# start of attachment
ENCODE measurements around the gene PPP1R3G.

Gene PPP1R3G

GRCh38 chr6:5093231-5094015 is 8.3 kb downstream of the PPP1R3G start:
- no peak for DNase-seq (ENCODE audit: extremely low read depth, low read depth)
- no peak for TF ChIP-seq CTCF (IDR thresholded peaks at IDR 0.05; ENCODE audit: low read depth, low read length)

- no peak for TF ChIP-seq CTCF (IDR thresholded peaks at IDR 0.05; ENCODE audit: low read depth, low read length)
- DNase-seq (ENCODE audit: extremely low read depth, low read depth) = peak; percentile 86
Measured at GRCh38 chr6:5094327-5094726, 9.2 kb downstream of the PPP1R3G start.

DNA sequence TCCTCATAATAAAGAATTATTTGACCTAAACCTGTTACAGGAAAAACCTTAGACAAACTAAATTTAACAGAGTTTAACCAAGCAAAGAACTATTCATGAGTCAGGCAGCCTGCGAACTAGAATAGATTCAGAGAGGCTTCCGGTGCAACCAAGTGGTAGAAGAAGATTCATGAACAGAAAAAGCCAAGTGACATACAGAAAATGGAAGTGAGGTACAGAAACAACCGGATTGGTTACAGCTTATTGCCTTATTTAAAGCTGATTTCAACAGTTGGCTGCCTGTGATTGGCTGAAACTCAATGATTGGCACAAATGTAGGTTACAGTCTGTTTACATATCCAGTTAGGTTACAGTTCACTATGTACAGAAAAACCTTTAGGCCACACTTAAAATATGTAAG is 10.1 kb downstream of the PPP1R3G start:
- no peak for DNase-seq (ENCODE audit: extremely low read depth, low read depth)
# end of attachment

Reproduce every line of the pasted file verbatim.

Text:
ENCODE measurements around the gene PPP1R3G.

Gene PPP1R3G

GRCh38 chr6:5093231-5094015 is 8.3 kb downstream of the PPP1R3G start:
- no peak for DNase-seq (ENCODE audit: extremely low read depth, low read depth)
- no peak for TF ChIP-seq CTCF (IDR thresholded peaks at IDR 0.05; ENCODE audit: low read depth, low read length)

- no peak for TF ChIP-seq CTCF (IDR thresholded peaks at IDR 0.05; ENCODE audit: low read depth, low read length)
- DNase-seq (ENCODE audit: extremely low read depth, low read depth) = peak; percentile 86
Measured at GRCh38 chr6:5094327-5094726, 9.2 kb downstream of the PPP1R3G start.

DNA sequence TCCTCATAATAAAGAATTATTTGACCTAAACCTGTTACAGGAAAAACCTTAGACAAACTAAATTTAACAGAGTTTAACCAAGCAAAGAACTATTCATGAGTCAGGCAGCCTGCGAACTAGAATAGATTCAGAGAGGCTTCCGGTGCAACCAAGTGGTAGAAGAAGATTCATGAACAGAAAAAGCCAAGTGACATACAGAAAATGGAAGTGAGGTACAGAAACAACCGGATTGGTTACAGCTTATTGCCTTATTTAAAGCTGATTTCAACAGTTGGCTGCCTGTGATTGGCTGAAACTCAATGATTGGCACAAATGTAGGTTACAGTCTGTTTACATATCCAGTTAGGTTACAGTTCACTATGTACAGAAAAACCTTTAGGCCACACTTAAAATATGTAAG is 10.1 kb downstream of the PPP1R3G start:
- no peak for DNase-seq (ENCODE audit: extremely low read depth, low read depth)